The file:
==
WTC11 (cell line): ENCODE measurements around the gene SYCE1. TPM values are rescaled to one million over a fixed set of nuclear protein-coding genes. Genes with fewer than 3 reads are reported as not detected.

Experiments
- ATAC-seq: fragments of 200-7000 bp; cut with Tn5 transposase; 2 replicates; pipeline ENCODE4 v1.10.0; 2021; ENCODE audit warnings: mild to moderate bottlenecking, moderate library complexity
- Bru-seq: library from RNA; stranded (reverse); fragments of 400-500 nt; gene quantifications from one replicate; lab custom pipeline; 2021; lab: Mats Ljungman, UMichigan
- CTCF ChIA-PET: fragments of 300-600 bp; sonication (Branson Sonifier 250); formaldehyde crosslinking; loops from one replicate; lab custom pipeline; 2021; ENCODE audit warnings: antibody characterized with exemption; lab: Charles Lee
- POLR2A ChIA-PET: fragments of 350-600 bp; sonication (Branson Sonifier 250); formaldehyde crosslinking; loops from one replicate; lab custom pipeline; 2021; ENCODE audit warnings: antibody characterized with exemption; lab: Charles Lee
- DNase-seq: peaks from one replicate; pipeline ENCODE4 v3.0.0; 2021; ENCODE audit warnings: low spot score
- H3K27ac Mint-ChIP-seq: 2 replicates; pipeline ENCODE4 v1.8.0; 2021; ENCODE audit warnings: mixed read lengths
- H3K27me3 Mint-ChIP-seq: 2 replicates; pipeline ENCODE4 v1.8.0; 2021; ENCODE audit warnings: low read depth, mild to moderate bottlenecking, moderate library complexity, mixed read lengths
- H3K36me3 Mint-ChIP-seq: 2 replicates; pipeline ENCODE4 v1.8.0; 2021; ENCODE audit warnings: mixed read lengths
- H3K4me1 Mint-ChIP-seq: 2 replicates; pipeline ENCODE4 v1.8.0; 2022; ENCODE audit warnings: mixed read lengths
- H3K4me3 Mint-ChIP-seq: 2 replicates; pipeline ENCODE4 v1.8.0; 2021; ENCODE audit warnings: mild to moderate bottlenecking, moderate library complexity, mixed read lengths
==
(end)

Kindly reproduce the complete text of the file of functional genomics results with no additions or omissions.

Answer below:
WTC11 (cell line): ENCODE measurements around the gene SYCE1. TPM values are rescaled to one million over a fixed set of nuclear protein-coding genes. Genes with fewer than 3 reads are reported as not detected.

Experiments
- ATAC-seq: fragments of 200-7000 bp; cut with Tn5 transposase; 2 replicates; pipeline ENCODE4 v1.10.0; 2021; ENCODE audit warnings: mild to moderate bottlenecking, moderate library complexity
- Bru-seq: library from RNA; stranded (reverse); fragments of 400-500 nt; gene quantifications from one replicate; lab custom pipeline; 2021; lab: Mats Ljungman, UMichigan
- CTCF ChIA-PET: fragments of 300-600 bp; sonication (Branson Sonifier 250); formaldehyde crosslinking; loops from one replicate; lab custom pipeline; 2021; ENCODE audit warnings: antibody characterized with exemption; lab: Charles Lee
- POLR2A ChIA-PET: fragments of 350-600 bp; sonication (Branson Sonifier 250); formaldehyde crosslinking; loops from one replicate; lab custom pipeline; 2021; ENCODE audit warnings: antibody characterized with exemption; lab: Charles Lee
- DNase-seq: peaks from one replicate; pipeline ENCODE4 v3.0.0; 2021; ENCODE audit warnings: low spot score
- H3K27ac Mint-ChIP-seq: 2 replicates; pipeline ENCODE4 v1.8.0; 2021; ENCODE audit warnings: mixed read lengths
- H3K27me3 Mint-ChIP-seq: 2 replicates; pipeline ENCODE4 v1.8.0; 2021; ENCODE audit warnings: low read depth, mild to moderate bottlenecking, moderate library complexity, mixed read lengths
- H3K36me3 Mint-ChIP-seq: 2 replicates; pipeline ENCODE4 v1.8.0; 2021; ENCODE audit warnings: mixed read lengths
- H3K4me1 Mint-ChIP-seq: 2 replicates; pipeline ENCODE4 v1.8.0; 2022; ENCODE audit warnings: mixed read lengths
- H3K4me3 Mint-ChIP-seq: 2 replicates; pipeline ENCODE4 v1.8.0; 2021; ENCODE audit warnings: mild to moderate bottlenecking, moderate library complexity, mixed read lengths